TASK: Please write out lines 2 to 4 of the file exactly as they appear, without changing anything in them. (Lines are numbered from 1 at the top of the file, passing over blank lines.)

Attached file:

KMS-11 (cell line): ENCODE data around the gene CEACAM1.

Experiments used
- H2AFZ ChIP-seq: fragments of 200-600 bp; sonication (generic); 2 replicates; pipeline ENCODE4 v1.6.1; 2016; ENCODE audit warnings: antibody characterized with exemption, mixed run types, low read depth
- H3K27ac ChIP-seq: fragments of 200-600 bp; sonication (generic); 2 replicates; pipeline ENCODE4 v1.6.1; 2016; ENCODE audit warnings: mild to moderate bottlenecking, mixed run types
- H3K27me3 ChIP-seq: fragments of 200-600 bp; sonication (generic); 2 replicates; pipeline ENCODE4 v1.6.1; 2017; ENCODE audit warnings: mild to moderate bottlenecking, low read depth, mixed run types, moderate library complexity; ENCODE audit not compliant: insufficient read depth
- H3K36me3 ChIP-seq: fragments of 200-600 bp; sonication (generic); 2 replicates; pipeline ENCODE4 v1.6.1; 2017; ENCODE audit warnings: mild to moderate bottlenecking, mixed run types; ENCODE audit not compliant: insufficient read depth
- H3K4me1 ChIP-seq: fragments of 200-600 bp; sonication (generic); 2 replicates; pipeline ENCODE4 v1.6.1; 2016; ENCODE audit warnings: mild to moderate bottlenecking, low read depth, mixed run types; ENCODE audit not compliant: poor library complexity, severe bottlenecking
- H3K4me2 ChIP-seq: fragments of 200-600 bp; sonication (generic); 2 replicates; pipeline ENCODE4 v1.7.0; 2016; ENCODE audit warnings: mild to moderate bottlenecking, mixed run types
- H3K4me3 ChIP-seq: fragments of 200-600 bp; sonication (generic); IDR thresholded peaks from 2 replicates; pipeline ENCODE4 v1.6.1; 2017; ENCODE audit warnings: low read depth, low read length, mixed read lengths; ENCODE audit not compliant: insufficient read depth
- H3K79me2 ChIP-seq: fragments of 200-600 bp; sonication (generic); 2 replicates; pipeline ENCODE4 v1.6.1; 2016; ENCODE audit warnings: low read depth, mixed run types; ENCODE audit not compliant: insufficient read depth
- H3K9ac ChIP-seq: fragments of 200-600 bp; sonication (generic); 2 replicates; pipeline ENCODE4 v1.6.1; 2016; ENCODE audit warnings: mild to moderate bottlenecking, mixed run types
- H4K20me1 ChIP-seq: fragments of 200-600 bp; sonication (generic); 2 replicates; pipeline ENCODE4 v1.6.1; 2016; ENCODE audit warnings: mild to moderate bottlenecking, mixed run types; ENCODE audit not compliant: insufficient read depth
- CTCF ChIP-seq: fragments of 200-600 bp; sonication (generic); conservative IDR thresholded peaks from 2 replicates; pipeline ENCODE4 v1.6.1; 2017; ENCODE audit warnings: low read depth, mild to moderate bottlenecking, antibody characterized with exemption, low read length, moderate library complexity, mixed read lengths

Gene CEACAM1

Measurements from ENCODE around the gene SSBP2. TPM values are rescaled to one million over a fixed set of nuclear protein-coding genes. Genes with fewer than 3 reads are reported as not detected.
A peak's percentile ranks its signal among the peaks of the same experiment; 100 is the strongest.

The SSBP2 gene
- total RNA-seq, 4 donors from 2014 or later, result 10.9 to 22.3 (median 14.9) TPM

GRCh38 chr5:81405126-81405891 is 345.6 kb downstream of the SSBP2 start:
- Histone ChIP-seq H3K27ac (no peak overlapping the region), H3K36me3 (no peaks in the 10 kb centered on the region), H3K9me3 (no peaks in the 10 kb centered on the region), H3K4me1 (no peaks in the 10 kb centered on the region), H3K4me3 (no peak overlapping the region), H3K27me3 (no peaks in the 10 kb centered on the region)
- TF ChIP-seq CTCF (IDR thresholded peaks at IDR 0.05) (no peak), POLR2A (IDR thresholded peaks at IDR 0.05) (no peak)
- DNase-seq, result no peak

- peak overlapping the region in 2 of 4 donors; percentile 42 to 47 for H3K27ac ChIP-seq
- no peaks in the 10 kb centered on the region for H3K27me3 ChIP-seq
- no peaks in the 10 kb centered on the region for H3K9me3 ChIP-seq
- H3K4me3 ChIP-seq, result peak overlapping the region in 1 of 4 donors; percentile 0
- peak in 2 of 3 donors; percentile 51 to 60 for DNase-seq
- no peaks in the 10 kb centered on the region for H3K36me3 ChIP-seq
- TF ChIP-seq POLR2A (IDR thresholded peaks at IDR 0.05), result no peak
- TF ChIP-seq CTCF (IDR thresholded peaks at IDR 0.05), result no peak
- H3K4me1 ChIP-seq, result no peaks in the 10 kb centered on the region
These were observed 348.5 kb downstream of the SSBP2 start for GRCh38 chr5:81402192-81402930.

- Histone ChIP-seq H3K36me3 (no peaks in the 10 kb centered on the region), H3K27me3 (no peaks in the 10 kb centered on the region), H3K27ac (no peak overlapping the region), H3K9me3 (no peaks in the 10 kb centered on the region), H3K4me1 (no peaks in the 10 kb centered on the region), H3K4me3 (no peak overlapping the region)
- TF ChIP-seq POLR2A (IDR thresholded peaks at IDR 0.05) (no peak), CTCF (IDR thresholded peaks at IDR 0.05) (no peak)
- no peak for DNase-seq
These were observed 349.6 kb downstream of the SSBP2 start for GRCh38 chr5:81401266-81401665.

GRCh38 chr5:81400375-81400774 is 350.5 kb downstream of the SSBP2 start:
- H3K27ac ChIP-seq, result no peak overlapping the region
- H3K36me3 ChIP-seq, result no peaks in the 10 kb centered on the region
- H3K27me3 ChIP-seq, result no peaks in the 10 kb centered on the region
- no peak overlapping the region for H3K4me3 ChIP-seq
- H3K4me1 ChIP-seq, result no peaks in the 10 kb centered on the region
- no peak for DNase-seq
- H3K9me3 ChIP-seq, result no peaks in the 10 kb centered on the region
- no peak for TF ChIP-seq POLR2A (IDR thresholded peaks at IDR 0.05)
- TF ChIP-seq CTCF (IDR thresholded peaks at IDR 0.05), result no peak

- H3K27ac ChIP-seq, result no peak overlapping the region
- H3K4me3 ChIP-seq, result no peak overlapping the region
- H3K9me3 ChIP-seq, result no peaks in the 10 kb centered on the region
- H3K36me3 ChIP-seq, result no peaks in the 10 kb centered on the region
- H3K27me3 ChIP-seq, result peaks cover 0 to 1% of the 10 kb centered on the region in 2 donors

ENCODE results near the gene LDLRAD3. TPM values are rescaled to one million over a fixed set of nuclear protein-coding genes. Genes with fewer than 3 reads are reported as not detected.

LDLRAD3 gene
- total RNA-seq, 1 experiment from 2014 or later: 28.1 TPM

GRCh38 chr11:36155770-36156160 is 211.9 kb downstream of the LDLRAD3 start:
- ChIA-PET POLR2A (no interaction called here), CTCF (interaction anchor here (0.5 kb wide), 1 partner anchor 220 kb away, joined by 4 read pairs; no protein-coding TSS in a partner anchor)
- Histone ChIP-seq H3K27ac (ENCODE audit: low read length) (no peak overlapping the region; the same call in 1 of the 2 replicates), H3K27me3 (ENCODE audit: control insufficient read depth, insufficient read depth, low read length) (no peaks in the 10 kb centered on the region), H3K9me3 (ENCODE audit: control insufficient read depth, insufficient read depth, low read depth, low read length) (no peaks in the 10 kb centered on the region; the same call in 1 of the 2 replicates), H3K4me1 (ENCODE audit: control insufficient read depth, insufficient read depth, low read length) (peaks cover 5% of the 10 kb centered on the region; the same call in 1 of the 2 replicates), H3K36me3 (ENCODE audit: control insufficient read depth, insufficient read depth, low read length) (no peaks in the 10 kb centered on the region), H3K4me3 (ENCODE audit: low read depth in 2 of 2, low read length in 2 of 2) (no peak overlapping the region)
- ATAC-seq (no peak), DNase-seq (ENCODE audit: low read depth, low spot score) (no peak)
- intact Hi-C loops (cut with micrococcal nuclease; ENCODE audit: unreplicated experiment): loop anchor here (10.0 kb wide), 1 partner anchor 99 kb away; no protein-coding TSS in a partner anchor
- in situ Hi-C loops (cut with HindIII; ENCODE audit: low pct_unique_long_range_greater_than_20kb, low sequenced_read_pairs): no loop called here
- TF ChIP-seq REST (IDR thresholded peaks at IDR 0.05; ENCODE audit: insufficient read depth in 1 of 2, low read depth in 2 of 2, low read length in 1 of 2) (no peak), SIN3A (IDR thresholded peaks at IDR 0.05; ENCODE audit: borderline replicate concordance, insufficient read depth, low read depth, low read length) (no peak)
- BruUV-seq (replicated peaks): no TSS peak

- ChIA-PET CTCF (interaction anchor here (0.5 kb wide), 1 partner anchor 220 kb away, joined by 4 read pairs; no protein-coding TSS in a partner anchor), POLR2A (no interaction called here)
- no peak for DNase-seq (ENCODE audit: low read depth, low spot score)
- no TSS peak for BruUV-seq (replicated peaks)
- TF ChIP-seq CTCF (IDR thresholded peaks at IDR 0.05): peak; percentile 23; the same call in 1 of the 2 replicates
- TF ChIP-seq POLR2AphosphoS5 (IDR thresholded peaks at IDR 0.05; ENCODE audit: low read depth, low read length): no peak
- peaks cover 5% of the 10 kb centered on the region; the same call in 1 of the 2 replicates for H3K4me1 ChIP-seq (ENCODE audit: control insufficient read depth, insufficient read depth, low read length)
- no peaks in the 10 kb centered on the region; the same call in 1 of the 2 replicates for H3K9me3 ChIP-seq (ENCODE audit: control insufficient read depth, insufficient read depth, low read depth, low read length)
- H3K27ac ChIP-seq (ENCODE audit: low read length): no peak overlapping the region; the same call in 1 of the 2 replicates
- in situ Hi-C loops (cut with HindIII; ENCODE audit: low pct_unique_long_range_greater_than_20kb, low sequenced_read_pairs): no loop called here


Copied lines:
Experiments used
- H2AFZ ChIP-seq: fragments of 200-600 bp; sonication (generic); 2 replicates; pipeline ENCODE4 v1.6.1; 2016; ENCODE audit warnings: antibody characterized with exemption, mixed run types, low read depth
- H3K27ac ChIP-seq: fragments of 200-600 bp; sonication (generic); 2 replicates; pipeline ENCODE4 v1.6.1; 2016; ENCODE audit warnings: mild to moderate bottlenecking, mixed run types